Ancient Warriors and the Origin of Chinese Purple
In 1974, while sinking irrigation wells in the Chinese province of Shaanxi, a group of farmers made an astonishing archeological discovery. Buried beneath their feet stood a contingent of 8,000 life-sized terra cotta warriors and their horses, facing east, ready for battle. The figures, later found to be more than 2,000 years old, were accompanied by weapons, real chariots, and objects of jade and bone. It was later determined that this army was built to protect the tomb of the first emperor of the Qin dynasty, Shi Huang Di.
Today many puzzles still surround these statues. One of the most intriguing of these mysteries is the origin of a synthetic purple pigment, often called "Chinese purple" or "Han purple," that their ancient creators used to adorn the soldiers and their accessories. Now, using advanced x-ray techniques, researchers at Stanford Synchrotron Radiation Laboratory (SSRL) have unraveled a major piece of this puzzle.
Until the 19th century, most pigments were made from naturally occurring minerals or organic dyes. One well-known exception is "Egyptian blue," which is chemically very similar to the Chinese purple. Because the Egyptian and Chinese pigments are so chemically close in composition, some have proposed that the technology to create Chinese purple was in fact derived from the Egyptians. If that were so, Chinese purple would represent one of the earliest known cases of cross-cultural technology transfer, dating to a period before the Silk Road opened China to the west, even before the invention of paper or the compass.
To test this hypothesis, SSRL researchers Zhi Liu, Apurva Mehta and colleagues from Stanford, Berkeley Lab's Advanced Light Source and China used a series of synchrotron-based x-ray techniques to characterize the exact chemical make-up of the pigments in Chinese purple. Liu found that deep within the structure of Egyptian blue, calcium plays a key role in the pigment's molecular identity, whereas in Chinese purple, that same slot is filled by the element barium. Liu concluded that, based on this difference, and despite the two pigments' structural similarity, Chinese artisans invented Chinese purple independently of Egyptian influence.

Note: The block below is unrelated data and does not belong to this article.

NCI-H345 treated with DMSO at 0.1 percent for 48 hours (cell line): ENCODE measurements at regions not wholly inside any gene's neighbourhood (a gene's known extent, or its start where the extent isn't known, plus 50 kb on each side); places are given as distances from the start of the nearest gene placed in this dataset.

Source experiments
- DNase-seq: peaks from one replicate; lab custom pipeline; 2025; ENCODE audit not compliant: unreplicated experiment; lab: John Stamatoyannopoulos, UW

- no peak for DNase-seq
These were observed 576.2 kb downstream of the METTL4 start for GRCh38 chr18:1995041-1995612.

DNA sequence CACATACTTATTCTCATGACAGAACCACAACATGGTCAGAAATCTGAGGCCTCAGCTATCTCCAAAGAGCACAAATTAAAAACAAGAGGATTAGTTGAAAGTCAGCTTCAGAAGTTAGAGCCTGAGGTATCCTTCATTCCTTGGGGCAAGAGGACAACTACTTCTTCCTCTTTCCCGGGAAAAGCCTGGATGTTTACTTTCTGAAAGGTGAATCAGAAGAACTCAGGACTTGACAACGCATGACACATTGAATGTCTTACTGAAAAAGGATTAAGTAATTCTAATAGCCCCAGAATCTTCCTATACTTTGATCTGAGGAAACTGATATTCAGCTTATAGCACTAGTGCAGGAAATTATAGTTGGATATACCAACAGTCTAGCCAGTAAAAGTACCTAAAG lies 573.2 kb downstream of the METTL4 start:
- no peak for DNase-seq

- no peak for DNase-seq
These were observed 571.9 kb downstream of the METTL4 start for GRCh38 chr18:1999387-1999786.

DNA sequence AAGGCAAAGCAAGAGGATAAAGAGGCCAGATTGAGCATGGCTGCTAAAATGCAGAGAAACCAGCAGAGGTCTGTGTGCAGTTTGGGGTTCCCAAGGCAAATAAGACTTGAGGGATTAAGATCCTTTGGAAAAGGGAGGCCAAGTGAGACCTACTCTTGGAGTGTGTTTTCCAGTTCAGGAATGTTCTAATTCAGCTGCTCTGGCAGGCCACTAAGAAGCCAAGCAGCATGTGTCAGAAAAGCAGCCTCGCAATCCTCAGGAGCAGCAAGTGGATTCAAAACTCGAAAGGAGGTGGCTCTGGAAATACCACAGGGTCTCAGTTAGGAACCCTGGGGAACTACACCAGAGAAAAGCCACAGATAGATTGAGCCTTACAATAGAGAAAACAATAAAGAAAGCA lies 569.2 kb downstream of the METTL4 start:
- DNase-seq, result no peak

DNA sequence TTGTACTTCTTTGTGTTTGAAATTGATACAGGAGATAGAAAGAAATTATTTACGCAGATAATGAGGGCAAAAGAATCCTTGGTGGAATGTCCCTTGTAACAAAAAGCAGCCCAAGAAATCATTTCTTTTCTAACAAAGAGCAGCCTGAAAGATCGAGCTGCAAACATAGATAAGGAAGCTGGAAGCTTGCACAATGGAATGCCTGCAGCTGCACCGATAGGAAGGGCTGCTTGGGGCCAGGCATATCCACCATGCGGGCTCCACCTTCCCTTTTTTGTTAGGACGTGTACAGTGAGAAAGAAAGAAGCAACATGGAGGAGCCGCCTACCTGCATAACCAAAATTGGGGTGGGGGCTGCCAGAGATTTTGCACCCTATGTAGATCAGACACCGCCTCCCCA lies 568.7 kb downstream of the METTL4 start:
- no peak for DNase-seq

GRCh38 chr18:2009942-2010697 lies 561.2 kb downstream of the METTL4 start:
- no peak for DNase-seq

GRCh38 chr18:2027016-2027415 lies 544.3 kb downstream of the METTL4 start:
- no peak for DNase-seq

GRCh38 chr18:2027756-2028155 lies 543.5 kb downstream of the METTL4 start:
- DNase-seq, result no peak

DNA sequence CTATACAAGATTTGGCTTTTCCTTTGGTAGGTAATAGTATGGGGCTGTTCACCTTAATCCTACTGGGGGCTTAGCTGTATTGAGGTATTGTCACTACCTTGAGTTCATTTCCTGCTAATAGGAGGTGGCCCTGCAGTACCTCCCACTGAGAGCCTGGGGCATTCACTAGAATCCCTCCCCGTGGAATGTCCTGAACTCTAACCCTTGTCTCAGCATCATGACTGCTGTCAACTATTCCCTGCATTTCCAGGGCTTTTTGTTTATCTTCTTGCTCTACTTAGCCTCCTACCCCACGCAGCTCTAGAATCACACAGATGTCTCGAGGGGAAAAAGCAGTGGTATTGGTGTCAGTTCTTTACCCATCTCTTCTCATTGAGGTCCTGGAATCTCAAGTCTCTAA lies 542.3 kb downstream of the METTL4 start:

"Stable purple is rare in nature," Liu said. "People already knew what the pigment was, but by making a chemical map and combining it with archeological evidence, we were able to solve the puzzle of where it came from."
Scholars believe that Chinese alchemists 2,200 years ago were most interested in synthesizing jade, a mineral regarded as sacred in Taoist culture. Liu's analysis found that, based on the combination of compounds used to make the pigment and the technologies available to Chinese artisans at the time, Chinese purple was most likely first developed by Taoist glassmakers attempting to create artificial jade. The results of this study will appear in an upcoming issue of the Journal of Archaeological Science.
óBrad Plummer, February 6, 2007
Above image: Samples of a pigment called Chinese purple were obtained from this kneeling archer, one of 8,000 terra cotta warriors discovered in 1974.
Researcher's note: This research was partially funded by the France-Stanford Centre for Interdisciplinary Studies.